Elskavon

Skylight by Elskavon by Sergio Díaz De Rojas

By Blake Parker

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Skylight by Elskavon in an immersive and captivating listen from beginning to end. Every track is bursting with character and color, and the sonic layers of detail go too deep to fully appreciate with one play through, giving the album distinct replay value. The album’s tone is set beautifully with the opening track, Harvest, which tremors from glistening high guitar notes and skips down to a lower register, giving space for a voice drenched in reverb to sing haunting vowels. Progressing in this way, the track adds more textures from piano both bright and mellow in sound, and perhaps other stringed instruments besides electric and acoustic guitar. Altogether the track forms an immaculate quilt of wandering phrases which alone would be quite plain but together illustrate the accomplished hand of Chris Bartels, the man behind Elskavon.

As Syna follows, more aggressive and booming bass frequencies are confidently explored, though only for a moment, offering a glimpse of a perhaps darker side of the compositions in Skylight. However, after a brief respite to the treble timbre, high fidelity strings and echoing vocals, the bass re-enters the song’s motif in an altogether major and bright tonal voice. Alongside picked guitar chords – a more tangible mechanic of music than we’ve heard from guitars so far in the album – Syna declares that the possibilities within Skylight are not solely passive and ambient. 

This same statement is repeated throughout the album every time a track might float too far in the direction of ambience, whether by a clear and driven piano melody, assertive orchestral strings holding a bowed note, or synthesized drums chopping out a determined rhythm. The beauty of this album lies in how delicately it skirts the line between the ambient genre and more active types of music. With an opener such as Harvest, one might be encouraged to lay back and perhaps even nap along to the tunes. But with the energetic atmospheres that lie ahead in the album, one might find this to be more of a challenge than expected.

Elskavon has been creating music for years and has in the past generated three separate albums within three years’ time. Concerning Skylight, however, Bartels chose to spend more time with the music before sending it into the world. As he himself has called it, the album is “a labor of love” whose resulting quality of detail and composition is astounding. 

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While the sonic atmospheres and purposeful drives of Skylight are noteworthy, the title track best exhibits another wonderful characteristic of the album – the power of storytelling through music. The track begins with a lighter section of the same ambience, though punctuated by clear vocals and quiet but persistent rhythmic synth chords. The song pauses midway, then blurs into a dramatic second section full of lush pianos, deep bass drum booms, and a more focal singing voice. Within the arc of this song can be felt the ache of love for family or a romantic partner, the sorrow of loved ones lost, the drive to accomplish personal goals or the striving to better ourselves for the good of those around us. The song is a gorgeous exploration of these intense emotions, all without directly implying any of them.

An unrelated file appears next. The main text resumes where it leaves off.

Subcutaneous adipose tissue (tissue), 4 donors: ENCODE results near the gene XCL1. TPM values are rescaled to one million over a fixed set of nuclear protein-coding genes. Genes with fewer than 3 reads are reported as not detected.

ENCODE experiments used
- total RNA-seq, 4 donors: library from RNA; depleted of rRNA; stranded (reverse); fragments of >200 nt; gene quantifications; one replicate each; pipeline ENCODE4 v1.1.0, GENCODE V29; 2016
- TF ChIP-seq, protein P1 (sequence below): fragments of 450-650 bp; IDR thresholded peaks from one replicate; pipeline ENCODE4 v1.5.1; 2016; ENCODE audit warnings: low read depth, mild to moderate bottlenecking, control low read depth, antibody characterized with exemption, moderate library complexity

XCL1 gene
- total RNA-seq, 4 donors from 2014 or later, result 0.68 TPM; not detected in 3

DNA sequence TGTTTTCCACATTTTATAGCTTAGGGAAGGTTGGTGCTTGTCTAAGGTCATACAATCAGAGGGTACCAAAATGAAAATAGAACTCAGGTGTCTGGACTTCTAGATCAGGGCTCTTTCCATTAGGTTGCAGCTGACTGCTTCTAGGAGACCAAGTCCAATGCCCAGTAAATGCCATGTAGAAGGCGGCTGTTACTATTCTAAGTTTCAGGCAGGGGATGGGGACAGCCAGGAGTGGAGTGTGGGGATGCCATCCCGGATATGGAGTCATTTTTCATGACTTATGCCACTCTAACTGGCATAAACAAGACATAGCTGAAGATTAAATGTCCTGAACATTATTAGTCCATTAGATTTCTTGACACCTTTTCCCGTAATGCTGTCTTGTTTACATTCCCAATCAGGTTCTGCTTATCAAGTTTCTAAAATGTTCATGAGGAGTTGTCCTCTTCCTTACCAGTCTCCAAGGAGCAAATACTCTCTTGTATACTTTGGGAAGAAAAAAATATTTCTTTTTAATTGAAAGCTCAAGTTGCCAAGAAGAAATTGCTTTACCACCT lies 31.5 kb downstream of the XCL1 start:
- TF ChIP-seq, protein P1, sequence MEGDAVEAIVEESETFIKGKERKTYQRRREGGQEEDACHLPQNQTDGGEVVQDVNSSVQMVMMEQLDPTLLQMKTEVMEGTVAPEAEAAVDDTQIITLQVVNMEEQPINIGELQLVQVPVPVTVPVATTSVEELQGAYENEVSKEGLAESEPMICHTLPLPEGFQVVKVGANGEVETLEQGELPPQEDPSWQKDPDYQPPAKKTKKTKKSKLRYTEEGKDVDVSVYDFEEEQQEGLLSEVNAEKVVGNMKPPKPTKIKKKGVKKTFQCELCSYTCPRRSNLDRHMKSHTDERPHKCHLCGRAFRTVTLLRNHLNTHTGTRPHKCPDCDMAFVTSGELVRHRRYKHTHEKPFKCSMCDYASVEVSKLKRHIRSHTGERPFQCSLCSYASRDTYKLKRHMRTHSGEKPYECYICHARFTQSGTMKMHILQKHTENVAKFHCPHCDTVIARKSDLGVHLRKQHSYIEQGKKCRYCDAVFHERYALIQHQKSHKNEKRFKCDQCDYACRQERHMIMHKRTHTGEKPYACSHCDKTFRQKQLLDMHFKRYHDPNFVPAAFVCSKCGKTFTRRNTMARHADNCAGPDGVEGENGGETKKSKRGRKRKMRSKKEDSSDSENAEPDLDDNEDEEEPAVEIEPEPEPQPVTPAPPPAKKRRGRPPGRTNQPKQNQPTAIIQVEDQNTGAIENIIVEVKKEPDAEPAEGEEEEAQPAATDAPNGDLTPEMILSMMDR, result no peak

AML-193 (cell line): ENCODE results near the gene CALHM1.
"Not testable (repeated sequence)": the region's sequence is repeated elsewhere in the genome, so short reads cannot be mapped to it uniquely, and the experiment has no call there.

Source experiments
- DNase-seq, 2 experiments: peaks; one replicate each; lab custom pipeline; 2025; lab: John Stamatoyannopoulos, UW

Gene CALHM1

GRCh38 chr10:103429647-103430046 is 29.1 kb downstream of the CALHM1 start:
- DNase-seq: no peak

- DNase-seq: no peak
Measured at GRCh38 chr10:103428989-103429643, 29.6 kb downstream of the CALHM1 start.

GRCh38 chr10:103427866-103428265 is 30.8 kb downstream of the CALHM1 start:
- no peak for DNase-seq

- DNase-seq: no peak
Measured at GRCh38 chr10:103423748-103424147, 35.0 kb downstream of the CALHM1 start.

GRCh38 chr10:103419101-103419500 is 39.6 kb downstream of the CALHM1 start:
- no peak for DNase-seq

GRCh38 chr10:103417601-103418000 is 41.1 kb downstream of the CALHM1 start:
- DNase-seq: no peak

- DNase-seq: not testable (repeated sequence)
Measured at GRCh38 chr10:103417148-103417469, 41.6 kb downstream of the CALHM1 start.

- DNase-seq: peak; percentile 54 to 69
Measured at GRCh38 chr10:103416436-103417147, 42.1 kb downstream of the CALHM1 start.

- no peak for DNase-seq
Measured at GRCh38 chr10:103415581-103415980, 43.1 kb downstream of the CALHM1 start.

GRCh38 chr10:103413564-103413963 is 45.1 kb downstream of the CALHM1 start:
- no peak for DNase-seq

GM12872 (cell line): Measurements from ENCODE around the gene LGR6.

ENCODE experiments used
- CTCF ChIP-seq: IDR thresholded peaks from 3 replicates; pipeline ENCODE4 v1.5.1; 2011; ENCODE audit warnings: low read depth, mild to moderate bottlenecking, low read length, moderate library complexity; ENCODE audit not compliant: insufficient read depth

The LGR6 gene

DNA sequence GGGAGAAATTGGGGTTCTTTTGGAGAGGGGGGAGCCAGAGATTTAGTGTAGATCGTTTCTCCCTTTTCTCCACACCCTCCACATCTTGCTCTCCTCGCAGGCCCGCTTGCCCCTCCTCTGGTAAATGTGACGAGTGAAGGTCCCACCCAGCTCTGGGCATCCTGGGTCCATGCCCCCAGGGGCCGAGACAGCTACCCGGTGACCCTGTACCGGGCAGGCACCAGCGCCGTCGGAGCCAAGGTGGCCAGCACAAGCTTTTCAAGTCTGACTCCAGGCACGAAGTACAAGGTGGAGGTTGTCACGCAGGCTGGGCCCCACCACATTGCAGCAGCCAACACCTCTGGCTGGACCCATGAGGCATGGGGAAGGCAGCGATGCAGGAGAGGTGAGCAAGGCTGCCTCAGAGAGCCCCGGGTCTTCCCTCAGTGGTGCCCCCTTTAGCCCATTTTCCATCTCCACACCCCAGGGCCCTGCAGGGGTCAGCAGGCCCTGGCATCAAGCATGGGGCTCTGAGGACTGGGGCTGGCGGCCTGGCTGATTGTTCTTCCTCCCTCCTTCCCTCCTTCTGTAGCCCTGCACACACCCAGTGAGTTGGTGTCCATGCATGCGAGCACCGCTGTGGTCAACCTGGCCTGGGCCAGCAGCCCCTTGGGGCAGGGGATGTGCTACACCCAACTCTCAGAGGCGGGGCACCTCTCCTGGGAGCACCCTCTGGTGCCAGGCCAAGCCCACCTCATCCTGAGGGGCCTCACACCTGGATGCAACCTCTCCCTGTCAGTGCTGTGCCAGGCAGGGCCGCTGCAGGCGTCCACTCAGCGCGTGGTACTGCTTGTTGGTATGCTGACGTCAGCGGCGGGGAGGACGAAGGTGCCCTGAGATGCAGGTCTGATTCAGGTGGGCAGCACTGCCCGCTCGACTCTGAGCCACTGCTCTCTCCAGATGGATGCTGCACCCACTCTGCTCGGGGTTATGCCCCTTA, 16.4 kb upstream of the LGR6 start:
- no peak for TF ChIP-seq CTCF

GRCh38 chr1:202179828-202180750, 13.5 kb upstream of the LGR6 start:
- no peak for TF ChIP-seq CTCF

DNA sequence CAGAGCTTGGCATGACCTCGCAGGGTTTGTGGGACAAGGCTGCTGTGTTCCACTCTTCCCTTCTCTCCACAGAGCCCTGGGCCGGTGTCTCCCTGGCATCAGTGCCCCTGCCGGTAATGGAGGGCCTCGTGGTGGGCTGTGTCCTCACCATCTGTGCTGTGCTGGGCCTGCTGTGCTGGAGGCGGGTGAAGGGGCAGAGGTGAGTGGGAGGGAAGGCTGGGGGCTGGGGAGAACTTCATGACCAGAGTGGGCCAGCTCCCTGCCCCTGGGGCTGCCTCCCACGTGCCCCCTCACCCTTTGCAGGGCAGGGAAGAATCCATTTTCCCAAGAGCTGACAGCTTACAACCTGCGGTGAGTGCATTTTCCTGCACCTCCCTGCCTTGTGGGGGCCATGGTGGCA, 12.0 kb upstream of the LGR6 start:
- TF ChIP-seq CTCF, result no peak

Skylight by Elskavon is a true work of art in the medium of sound, and Bartels’ patience and loving labor have paid off more so than he may realize. We can only hope that the next installment in Elskavon’s discography will be equally grandiose, but until then, it will be more than enough to relish every minute of Skylight as we wait.

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Fresh Finds #2 by Sergio Díaz De Rojas

By Sergio Díaz De Rojas

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On this second edition of Fresh Finds, we share with you a series of beautiful singles by both emerging and established artists from the contemporary classical music scene. 

Theo Alexander returns with Palliative, a seven minutes demonstration of what his upcoming record, Broken Access, will be. Otto Totland returns, as well, with Vates, a nostalgic and hopeful piano piece, the ideal introduction to his long-awaited record The Lost, which follows and expands on his intimate debut solo piano album Pinô from 2014. An artist that also took three years to release another record is Christ Bartels, also known as Elskavon, who has shared with us three singles (Anthos being one of them) from Skylight, an album inspired by memorable moments in his life, to be released in January 2018. To finish this series of upcoming records, we introduce you to Esja by Hania Rani, a Polish pianist and composer currently working on her first solo album after having previously collaborated with cellist Dobrawa Czocher.

To vary a little bit, we have added a rework to our SoundCloud and Spotify playlists. Daigo Hanada (Moderna Records) has recomposed Empire, taken from Matt Emery's debut album of the same name. On this version, Daigo replaces the percussive piano with soft arpeggios, and the strings with a baroque soprano recorder, perfectly combined in order to achieve a grandiose build-up. 

Last but not least, we included a very special piece by a very special artist. Forgotten Fields has returned with his self-titled album, a multidisciplinary project inspired by the remote landscapes of the Western Cape of South Africa. Each piece represents a verse of a poem written by him, which captures the idea behind the album.

Find all of these pieces below and in our Spotify playlist